Review of the private screening of the film “Emily” at the Votiv Kino on Thursday, January 19, 2023.
By Wolfgang Geissler
Upon my arrival at the Midland Hotel in Bradford in 1971, where British Transport Hotels sent me for one year before being expected back to the Midland Hotel in Manchester, I happened to pick up their hotel brochure. I was amused with the description of Yorkshire then. It said Yorkshire seems to be pushing Lancashire into the sea. A snide remark of the White Rose of Yorkshire against the Red Rose of Lancashire, I mused.
Yorkshire was divided into three Ridings. It was because the ridings were abolished in 1974 during the last reorganisation of local government, but local affection for the term and the boundaries has never really waned.
The Three Ridings of Yorkshire are the ancient division of the county and the creation of the Norse period from which Yorkshire itself arose. Yorkshire, the largest county in the United Kingdom with over 5 million inhabitants, is most conveniently divided. The three ridings are the shire’s fundamental geographical and cultural divisions.
The three ridings surround the City of York, their boundaries meeting at the city’s walls: thus, “York within the Walls” is the only part of Yorkshire outside any of the ridings. Each riding is divided into Wapentakes, the Danelaw equivalent of the Anglo-Saxon “Hundred” in most other counties. A “Hundred” had enough land to sustain approximately a hundred households.
The name “Riding” is from the Old Norse “Thriding”, meaning a “thirding”. The term “Thriding” survived into the Middle Ages.
Now, Bradford, just west of Leeds, lies in the West Riding, and some further 14 kilometres to the West is the so-called Brontë Country with Top Withens, the inspiration of “Wuthering Heights” on the moors above Haworth. I was taken to this spot back then, with the strange landscape of bleak rolling hills with wuthering (wild) winds gusting into my face, which left me with a lasting impression.
The Pennine village where the Brontë sisters grew up was then a crowded industrial town, polluted, smelly and wretchedly unhygienic. Although perched on the edge of open country, high up on the edge of Haworth Moor, the death rate was as high as anything in London or Bradford, with 41 per cent of children failing even to reach their sixth birthday. The average age of death was just 24.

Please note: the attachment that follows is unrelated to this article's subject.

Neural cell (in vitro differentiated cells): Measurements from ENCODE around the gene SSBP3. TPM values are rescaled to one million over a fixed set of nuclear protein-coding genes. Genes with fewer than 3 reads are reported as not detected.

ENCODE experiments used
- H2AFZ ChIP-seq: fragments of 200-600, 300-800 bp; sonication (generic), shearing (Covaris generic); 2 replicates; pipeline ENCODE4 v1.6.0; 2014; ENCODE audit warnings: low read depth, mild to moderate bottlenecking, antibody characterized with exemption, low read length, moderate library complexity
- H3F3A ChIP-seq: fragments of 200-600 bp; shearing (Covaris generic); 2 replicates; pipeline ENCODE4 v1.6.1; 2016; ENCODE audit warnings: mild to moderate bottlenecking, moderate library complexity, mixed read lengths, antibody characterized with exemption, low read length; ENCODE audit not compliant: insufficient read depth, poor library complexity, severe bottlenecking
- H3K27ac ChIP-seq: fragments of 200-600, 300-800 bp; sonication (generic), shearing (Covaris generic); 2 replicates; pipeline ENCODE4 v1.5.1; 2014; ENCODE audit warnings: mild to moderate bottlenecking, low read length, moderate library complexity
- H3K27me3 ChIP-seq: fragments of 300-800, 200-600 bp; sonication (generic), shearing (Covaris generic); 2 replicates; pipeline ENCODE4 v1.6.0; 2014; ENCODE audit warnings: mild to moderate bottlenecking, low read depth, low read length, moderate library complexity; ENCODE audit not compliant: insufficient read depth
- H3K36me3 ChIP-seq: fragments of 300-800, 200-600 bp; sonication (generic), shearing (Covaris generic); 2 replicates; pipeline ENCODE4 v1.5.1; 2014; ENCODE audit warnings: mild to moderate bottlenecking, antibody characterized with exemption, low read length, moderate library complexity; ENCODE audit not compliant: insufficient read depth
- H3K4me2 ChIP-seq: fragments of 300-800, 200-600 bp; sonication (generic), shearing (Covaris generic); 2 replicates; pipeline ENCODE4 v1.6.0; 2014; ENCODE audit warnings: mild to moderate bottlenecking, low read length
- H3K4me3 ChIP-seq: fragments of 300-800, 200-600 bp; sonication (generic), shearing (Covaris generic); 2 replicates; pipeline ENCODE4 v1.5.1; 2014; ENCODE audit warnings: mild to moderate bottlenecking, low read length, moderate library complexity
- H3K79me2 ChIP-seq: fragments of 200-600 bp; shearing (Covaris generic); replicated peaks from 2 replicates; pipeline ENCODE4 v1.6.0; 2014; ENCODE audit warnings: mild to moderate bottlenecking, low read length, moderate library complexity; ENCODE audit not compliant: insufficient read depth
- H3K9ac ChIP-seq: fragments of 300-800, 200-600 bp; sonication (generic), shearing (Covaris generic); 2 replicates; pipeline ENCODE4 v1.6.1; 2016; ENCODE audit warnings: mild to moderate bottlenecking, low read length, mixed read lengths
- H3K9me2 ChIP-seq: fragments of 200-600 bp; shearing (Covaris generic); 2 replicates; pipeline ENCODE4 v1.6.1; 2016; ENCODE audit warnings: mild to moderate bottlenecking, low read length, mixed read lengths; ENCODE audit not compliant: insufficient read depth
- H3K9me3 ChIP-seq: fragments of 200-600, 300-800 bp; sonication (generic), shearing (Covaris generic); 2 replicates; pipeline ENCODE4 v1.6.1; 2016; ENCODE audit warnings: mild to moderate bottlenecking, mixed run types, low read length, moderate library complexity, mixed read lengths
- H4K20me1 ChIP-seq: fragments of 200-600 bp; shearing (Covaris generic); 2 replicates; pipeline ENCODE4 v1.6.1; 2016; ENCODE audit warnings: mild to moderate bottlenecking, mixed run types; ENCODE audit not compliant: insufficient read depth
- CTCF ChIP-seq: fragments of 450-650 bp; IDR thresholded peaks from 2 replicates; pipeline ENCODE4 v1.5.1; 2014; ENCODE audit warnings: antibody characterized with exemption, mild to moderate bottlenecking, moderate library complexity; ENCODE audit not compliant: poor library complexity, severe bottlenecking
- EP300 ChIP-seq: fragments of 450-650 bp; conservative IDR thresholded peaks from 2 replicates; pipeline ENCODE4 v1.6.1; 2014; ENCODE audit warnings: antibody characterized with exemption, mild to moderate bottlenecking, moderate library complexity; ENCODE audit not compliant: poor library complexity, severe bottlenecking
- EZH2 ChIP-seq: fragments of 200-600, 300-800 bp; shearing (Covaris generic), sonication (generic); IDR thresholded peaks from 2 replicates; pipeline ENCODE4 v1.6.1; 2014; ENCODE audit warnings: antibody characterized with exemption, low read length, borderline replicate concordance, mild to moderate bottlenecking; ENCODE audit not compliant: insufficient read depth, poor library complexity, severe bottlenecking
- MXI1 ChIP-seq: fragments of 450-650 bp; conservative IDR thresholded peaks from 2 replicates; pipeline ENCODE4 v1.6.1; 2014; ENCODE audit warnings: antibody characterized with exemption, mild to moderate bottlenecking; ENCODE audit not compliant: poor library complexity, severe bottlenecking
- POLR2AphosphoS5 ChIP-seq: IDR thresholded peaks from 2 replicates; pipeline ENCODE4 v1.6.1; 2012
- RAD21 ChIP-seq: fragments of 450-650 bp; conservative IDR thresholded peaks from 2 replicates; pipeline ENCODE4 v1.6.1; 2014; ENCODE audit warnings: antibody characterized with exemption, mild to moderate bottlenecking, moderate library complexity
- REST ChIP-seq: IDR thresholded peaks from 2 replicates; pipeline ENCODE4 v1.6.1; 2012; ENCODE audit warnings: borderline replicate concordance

Villagers typically subsistence farmed a few acres, often ‘take-in’ from the moors, which they combined with hand-loom weaving or wool-combing. But worsted weaving on a loom in your front room was already on its way out by the time the Brontë family arrived in the village in 1821; new water-powered mills began appearing along the River Worth from 1790, and the economy began shifting from domestic to industrial.
People tended to devote time to religious worship when they had some to spare. Baptist and Wesleyan chapels flourished in the village and, together with the Anglican Church, provided the village with education and social life.
Emily Brontë was one of six children born to Reverend Patrick Brontë and Maria Branwell Brontë. Born in Thornton, Yorkshire, on July 30, 1818, she was the sister of Maria, Elizabeth, Charlotte, Anne, and Branwell. Her family moved to Haworth when she was two years old, and here she first experienced the moors, a part of the Pennine Chain of mountains, here she lived until she died 30 years later.
A variety of conflicting influences shaped her life. Her father, of Irish descent, was known for his poetry and imagination even though he was a cleric. Her mother, a staunch Methodist, died when Emily was only three years old, so what she knew of her she learned from her siblings and her Aunt Elizabeth (Maria’s sister), who raised the children after Maria’s death. Elizabeth brought a religious fervour to the house that Emily Brontë soon rejected.